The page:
Those working in the social service field understand the importance of being an advocate for their clients. What is just as important, if not more, is teaching clients how to advocate for themselves. Self-advocacy is a way for clients to become more empowered, independent, and educated when it comes to their treatment. Foothold Technology recognizes the value of self-advocacy and how it impacts client outcomes, and AWARDS provides many opportunities for a client to participate in, and become better informed about, the services they are receiving.
One example of this is in the AWARDS Medical Module. In this module, there are various patient education options that detail specific medications, diagnoses, and diagnostic tests. A caseworker can provide this information to the client which can increase their knowledge of the treatment they’re receiving. A client will be able to read about side effects of a medication, the criteria for certain diagnoses, and how certain diagnostic tests are performed. Having the client be educated on his/her own treatment empowers them to develop a personal understanding and ask thoughtful questions about their medical information.
Service plans, which are already a collaborative process between caseworker and consumer, become even more so within AWARDS. When reviewing the progress of the previous service plans’ goals, there is a text box available for consumer comments. This affords the client an opportunity to document how they feel they did in regard to attaining their goals. This gives the client a sense of ownership of the plan that includes their own input. When a client feels they are a part of the decision making that affects their lives, they may be more likely to stay on track.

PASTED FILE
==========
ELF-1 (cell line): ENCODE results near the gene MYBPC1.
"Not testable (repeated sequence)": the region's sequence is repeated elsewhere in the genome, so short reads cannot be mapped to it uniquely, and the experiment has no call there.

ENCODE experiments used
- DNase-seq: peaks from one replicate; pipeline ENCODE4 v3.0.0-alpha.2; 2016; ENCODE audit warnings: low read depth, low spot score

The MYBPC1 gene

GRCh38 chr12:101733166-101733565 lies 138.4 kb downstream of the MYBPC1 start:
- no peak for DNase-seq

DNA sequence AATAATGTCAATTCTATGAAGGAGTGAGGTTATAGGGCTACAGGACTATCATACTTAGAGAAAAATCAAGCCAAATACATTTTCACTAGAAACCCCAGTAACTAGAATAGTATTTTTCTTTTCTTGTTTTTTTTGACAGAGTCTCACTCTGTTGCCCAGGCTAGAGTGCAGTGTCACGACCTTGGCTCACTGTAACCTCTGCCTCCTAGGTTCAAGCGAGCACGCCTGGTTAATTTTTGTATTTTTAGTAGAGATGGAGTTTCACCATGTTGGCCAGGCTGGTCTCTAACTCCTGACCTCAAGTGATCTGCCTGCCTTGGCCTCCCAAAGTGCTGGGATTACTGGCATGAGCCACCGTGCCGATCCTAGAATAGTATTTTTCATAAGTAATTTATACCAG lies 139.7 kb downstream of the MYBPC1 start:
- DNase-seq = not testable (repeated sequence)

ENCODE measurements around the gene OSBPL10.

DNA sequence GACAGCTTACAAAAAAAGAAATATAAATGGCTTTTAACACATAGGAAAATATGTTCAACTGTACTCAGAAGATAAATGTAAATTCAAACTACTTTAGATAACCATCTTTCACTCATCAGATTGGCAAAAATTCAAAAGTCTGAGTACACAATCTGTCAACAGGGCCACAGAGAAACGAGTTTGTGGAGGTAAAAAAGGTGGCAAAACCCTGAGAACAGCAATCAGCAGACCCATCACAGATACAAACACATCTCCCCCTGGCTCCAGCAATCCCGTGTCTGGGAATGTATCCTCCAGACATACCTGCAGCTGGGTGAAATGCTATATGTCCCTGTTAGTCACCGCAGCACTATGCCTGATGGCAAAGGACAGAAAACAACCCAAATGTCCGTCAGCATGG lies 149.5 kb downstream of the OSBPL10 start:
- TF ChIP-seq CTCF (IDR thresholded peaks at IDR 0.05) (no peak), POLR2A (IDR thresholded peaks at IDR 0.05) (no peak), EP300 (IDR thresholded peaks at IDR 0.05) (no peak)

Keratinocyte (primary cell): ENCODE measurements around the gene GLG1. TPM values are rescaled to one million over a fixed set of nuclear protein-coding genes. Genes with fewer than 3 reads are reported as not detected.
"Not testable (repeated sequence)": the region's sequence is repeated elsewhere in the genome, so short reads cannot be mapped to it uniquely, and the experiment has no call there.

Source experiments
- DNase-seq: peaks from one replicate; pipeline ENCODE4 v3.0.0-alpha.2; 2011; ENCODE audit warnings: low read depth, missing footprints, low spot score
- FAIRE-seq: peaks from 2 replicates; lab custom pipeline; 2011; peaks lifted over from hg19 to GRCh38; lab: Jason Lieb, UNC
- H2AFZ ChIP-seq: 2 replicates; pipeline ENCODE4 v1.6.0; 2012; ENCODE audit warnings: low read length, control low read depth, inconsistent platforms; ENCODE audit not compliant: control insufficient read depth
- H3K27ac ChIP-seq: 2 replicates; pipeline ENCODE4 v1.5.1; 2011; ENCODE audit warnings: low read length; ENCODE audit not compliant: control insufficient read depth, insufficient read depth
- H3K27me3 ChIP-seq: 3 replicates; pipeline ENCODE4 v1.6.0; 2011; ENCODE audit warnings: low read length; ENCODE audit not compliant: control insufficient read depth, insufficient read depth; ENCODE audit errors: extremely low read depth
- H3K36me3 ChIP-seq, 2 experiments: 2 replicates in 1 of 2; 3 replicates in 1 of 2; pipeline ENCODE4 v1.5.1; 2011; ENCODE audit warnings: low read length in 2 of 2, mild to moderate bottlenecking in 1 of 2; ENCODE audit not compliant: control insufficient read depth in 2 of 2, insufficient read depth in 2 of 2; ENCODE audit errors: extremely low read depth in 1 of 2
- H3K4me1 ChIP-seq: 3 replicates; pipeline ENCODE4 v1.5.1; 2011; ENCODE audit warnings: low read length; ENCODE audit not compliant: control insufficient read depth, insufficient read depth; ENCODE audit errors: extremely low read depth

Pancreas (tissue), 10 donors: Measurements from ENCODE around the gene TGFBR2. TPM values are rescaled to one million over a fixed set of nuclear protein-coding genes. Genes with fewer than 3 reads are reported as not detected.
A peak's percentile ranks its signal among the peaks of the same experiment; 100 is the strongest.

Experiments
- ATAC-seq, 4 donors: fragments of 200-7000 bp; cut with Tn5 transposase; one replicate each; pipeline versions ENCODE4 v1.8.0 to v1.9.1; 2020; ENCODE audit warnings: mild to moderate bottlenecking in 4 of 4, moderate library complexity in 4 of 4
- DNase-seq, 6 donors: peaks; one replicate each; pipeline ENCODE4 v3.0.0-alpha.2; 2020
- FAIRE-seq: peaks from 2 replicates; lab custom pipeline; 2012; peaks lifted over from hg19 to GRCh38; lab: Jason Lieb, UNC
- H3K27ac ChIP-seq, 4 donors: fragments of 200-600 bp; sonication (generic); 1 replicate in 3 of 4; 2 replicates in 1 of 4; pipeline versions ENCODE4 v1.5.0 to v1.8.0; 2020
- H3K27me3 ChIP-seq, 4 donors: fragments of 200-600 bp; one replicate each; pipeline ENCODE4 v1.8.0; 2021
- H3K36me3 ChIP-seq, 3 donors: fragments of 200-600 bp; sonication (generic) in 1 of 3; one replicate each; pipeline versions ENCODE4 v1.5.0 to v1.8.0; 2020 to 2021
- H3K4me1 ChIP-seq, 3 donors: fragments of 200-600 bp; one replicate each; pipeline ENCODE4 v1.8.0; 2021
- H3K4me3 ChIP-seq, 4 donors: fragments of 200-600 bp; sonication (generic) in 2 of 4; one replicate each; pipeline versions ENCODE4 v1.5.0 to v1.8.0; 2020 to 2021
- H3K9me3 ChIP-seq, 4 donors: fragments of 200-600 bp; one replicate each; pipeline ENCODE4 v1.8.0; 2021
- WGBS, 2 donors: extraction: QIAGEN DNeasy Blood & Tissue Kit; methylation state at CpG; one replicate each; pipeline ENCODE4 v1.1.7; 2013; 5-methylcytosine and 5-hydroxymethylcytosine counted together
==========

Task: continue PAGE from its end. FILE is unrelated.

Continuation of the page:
Another example of client advocacy in AWARDS is consent tracking. Consents to speak with family, doctors, caseworkers, or other types of providers can be documented within AWARDS. How does consent tracking relate to client advocacy? Some clients may not know that they can advocate for themselves and withdraw consents that they had previously given. Within AWARDS, “End Dates” can be filled in for consents that clients wish to rescind. In the Medical module, there is a Consents Form feature that can be used to generate and print consent for release of information forms. This also includes a list of people the client has cancelled permission to release information to, by utilizing the End Dates. This form provides consumers a visual aid to control who speaks to whom in regards to their services.
One of the most interesting ways AWARDS encourages clients to advocate on their own behalf is the Client Login feature. This allows clients to have their own logins into the AWARDS database. This functionality (which must be requested by an agency) allows clients to do multiple things in their own records; view Face Sheet and Service Plans in read-only mode, write progress notes, mark attendance in groups, and set-up an electronic signature. This aspect in AWARDS provides the client the most autonomy within the application, which is of course, the heart of advocacy. Luckily, AWARDS has tools in place to support caseworkers who already work with clients in developing these important self-advocacy skills.